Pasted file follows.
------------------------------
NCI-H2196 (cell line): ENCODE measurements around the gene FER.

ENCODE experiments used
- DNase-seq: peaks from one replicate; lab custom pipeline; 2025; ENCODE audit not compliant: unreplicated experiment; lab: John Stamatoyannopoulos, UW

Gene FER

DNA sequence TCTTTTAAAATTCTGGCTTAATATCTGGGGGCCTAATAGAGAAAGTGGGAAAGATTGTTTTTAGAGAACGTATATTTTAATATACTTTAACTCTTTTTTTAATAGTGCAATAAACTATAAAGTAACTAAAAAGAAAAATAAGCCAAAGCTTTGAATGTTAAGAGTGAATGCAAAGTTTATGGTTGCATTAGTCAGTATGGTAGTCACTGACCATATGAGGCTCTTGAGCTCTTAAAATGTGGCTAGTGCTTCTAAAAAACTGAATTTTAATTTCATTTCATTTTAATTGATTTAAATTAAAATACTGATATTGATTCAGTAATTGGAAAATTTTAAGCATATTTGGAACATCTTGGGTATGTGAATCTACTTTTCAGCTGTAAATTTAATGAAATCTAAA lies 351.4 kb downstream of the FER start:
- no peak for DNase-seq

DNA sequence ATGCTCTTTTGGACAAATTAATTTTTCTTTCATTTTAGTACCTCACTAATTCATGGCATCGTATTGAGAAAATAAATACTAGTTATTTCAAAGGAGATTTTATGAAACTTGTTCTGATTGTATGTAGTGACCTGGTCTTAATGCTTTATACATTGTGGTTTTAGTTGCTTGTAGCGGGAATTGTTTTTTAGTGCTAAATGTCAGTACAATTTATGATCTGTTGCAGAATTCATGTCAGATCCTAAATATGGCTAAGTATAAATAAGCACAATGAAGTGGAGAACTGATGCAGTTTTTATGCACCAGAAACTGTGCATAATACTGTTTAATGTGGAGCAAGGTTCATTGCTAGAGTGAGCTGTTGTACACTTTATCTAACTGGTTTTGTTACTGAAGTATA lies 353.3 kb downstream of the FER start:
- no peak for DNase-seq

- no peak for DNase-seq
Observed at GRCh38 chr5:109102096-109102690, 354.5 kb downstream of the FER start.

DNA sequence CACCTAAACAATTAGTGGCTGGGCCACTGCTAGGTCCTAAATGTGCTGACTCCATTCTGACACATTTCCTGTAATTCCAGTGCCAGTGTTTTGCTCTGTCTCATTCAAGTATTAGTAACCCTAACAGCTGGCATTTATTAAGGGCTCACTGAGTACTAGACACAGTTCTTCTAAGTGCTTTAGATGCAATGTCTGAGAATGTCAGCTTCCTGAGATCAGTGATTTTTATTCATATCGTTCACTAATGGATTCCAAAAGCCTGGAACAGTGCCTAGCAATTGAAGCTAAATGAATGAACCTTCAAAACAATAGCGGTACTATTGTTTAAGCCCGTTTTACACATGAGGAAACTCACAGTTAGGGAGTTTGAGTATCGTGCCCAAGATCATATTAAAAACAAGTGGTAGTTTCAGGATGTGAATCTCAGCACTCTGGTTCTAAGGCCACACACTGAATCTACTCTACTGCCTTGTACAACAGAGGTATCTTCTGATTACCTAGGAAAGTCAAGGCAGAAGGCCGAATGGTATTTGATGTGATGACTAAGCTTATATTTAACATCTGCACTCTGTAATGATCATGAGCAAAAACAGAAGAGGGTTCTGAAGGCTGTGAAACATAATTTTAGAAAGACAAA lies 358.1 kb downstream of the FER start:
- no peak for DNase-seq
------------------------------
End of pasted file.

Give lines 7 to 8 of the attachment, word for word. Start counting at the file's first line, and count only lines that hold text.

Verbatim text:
DNA sequence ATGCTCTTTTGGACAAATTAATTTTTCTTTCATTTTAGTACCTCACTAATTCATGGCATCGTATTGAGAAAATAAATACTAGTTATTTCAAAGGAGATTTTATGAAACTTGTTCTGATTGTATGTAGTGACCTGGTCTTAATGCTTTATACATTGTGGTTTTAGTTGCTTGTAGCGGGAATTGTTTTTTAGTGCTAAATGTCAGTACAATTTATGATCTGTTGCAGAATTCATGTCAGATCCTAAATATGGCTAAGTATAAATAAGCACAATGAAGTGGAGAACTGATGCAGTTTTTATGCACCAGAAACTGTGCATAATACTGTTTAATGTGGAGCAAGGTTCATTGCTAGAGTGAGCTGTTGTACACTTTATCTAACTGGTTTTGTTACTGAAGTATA lies 353.3 kb downstream of the FER start:
- no peak for DNase-seq